The airport is at the terminus of the red line of Lisbon’s four-line metro network, accessible with a viagem (€0.50) card. A single ticket is €1.25, a 24-hour pass €5 that also allows use of the city’s various transports of delight – buses, rickety trams and public lifts – all run by Carris.

A taxi (+351 21 811 1100) from the airport should cost about €10-€15 to town and take 15 minutes.

Hotel do Chiado/Dave Gee


The Tourist Office in the Palácio Foz on Praça dos Restauradores has a hotel database.

The best lodging close to the Estádio da Luz is the upscale Lisbon Marriott, with fine views from the balcony adjoining each room.

Nearer Sporting, on the other side of the ring road from Campo Grande you’ll find upscale chain, the Radisson Blu Lisbon.

Jerónimos 8 was Lisbon’s first design hotel – and right by Belenenses too.

Pestana CR7 Lisboa/Liam Dawber

Near main Praça do Comércio in town, the Lisbon branch of the upscale Ronaldo-themed hotels that now stretch from Madeira to Madrid to New York, the Pestana CR7 Lisboa, features a CR 7 sports bar (with XI cocktails), resident DJ, Wi-Fi at 1GB/sec, gym and restaurant, as well as 82 chic rooms. A video screen in the lift shows the player in action, an audio backdrop in the corridors echoes with cheering fans. You half expect the quiffed wonder to walk into the bedroom at any time.

By Baixa-Chiado metro, directly connected with both Benfica and Sporting, the four-star Hotel do Chiado offers panoramic views. Good internet rates can be found for the VIP Executive Diplomático Hotel, surrounded by many others, and the landmark Hotel Avenida Palace couldn’t be more central.

The Pensão Londres is well priced and close to the bar action of Bairro Alto.

OITONove/Peterjon Cresswell


Lisbon’s nightlife hub of the Bairro Alto has long been gentrified and better bar life moved elsewhere, most notably to the Cais do Sodré, but it’s still worth a stroll. To access this tangle of steep, cobblestoned streets, take the Elevador da Glória, a tram that scales the short climb up there, from alongside Restauradores metro station. You soon stumble onto the main stretch of rua da Atalaia, where friendly Primas (No.154) echoes old-school Bairro Alto, with its museum-piece table-football table and jukebox, plus affordable beers. Further down at No.126, Cheers shows games on five large plasma screens while regulars and tourists set about some serious drinking.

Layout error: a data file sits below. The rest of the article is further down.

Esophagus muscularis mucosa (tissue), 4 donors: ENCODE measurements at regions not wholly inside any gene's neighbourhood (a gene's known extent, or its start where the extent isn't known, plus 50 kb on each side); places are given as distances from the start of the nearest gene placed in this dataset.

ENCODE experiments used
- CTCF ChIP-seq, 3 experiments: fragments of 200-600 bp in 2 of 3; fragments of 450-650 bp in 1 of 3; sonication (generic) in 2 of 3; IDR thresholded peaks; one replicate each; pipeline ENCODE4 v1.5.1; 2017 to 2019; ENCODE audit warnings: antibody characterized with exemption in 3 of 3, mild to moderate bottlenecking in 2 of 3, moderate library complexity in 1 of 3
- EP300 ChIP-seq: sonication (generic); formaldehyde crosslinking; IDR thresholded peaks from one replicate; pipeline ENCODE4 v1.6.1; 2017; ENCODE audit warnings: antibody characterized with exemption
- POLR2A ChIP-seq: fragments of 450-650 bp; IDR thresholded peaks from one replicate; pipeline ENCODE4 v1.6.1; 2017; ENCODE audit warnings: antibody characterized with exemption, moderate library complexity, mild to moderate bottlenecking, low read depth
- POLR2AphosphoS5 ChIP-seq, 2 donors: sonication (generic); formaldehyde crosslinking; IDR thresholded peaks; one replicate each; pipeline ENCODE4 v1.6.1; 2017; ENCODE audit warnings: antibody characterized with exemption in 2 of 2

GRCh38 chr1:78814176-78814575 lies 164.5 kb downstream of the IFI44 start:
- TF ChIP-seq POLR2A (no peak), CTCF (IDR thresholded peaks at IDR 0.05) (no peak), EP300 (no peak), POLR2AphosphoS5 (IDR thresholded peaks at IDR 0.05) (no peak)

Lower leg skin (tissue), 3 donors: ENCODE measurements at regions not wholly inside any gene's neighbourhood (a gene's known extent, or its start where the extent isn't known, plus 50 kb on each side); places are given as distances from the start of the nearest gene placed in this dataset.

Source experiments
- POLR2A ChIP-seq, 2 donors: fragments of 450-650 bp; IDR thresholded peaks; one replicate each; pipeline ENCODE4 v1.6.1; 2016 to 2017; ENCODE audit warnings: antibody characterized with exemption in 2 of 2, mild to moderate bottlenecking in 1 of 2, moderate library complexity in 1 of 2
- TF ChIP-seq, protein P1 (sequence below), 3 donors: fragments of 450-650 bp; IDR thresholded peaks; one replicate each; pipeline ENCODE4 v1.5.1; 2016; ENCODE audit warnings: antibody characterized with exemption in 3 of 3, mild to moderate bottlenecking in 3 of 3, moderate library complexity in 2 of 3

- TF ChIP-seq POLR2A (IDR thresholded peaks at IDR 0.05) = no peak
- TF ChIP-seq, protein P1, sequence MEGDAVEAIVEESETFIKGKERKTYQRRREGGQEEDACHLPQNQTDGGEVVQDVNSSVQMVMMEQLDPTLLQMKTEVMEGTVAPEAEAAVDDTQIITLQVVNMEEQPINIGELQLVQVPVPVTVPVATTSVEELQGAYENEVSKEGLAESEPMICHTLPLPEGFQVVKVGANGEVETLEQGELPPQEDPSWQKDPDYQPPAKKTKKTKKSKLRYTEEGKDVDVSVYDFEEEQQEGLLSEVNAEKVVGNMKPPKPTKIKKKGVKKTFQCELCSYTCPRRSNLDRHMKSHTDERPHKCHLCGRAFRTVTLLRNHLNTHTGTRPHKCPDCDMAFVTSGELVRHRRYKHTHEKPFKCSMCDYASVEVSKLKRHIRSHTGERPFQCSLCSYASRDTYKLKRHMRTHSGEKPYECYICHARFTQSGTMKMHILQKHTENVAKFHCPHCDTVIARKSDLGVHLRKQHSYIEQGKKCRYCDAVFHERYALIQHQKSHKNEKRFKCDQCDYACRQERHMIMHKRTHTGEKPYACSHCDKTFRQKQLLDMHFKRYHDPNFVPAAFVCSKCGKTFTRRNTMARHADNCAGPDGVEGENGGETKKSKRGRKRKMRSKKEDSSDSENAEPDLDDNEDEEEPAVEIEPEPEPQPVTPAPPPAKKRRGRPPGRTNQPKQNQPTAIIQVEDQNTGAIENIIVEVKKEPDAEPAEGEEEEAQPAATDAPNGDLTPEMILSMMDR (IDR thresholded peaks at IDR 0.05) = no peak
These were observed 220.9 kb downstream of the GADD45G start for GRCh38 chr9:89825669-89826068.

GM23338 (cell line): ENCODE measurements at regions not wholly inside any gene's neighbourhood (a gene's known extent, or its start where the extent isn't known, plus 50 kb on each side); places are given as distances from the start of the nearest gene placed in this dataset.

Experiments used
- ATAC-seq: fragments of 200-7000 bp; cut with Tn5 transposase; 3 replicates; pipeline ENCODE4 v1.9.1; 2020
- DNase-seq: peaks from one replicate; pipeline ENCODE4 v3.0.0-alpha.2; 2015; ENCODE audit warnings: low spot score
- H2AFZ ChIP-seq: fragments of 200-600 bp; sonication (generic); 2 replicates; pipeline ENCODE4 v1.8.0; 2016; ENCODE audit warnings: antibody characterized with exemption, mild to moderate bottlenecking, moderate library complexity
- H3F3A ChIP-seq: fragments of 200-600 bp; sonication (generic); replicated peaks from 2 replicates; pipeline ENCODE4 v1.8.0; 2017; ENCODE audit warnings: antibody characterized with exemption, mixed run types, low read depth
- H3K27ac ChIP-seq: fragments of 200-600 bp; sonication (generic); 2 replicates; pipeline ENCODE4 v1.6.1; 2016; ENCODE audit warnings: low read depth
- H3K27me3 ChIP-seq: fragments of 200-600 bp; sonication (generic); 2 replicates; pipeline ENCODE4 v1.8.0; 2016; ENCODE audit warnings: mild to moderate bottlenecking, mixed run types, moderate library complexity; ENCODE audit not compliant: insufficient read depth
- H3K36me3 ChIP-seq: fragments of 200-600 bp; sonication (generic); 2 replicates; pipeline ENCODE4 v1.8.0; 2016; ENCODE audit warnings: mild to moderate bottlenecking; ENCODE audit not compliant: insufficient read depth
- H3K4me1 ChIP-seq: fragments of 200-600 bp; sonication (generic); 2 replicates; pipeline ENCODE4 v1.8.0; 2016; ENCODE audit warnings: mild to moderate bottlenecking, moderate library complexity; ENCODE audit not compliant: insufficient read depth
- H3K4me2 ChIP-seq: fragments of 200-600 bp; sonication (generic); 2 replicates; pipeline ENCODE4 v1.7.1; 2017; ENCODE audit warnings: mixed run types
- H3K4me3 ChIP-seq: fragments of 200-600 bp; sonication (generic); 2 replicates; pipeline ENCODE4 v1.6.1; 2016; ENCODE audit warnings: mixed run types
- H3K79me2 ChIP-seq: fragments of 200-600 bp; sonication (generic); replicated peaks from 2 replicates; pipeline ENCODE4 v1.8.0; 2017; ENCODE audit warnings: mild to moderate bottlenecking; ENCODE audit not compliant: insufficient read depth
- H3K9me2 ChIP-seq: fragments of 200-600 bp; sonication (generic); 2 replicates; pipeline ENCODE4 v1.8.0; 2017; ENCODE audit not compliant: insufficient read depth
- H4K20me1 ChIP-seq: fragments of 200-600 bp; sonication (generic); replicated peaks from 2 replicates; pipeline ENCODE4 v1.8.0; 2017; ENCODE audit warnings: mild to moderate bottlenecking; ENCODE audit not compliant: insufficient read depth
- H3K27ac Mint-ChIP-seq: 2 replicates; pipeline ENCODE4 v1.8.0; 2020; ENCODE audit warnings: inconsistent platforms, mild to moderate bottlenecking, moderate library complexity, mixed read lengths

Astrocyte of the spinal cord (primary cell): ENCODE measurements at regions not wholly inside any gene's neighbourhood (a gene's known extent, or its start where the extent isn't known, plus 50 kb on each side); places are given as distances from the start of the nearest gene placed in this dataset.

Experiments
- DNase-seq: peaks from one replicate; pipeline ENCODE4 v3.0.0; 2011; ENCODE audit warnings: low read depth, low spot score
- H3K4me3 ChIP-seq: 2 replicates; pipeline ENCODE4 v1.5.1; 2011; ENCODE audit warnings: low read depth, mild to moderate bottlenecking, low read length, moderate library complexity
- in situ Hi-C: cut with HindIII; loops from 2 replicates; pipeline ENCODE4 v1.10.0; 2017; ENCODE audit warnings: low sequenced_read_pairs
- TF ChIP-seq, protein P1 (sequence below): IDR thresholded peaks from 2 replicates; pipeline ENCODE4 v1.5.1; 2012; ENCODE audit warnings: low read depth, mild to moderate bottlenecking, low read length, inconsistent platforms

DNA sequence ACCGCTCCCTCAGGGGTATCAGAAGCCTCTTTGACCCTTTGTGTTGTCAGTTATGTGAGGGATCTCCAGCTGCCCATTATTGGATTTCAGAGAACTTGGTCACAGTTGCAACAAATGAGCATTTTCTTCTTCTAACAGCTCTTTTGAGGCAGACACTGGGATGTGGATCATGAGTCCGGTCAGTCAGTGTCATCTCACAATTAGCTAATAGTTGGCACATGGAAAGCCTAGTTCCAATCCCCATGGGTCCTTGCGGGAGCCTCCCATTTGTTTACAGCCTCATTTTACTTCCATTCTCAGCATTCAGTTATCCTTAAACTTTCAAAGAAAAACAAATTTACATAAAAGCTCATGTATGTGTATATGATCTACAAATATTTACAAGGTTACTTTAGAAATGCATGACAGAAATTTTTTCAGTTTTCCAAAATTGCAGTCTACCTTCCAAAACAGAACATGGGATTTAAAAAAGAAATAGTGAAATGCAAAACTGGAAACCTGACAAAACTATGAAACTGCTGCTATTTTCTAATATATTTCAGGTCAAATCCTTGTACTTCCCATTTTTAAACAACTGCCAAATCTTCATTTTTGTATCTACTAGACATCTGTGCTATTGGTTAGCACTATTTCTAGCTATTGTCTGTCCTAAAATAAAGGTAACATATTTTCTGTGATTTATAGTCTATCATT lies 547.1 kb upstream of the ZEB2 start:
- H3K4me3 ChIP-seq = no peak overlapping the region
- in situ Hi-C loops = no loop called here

Matches are also shown at trendier OITONove, one street over at rua da Barroca 89, while fado music and football merge at A Tasca do Chico (Rua do Diário de Noticias 39), done out in teams’ scarves of many colours.

Hennessy’s Irish Pub/Peterjon Cresswell

On the way down to Cais do Sodré, it’s probably worth popping into Spot Lisboa (Rua Nova do Almada 14), a sports bar with screens everywhere, close to Cristiano Ronaldo’s Pestana CR7 Lisboa hotel on Rua do Comércio, with its own sports bar and bistro. A block away by focal Praça do Comércio, the Museu da Cerveja is literally that, a beer museum with a convivial bar/restaurant on the first floor and an expansive terrace looking over the river.

Football-focused expat bars, Hennessey’s Irish Pub and O’Gilíns, are two minutes from each other tucked in from the Cais do Sodré, with the century-old British Bar in between at rua Bernadino da Costa 52. In the same vicinity behind O’Gilíns at Rua do Alecrim 21A, The Couch is a late-opening sports bar filled with 32 LED TVs offering 800 (!) different channels and seating for 100 punters.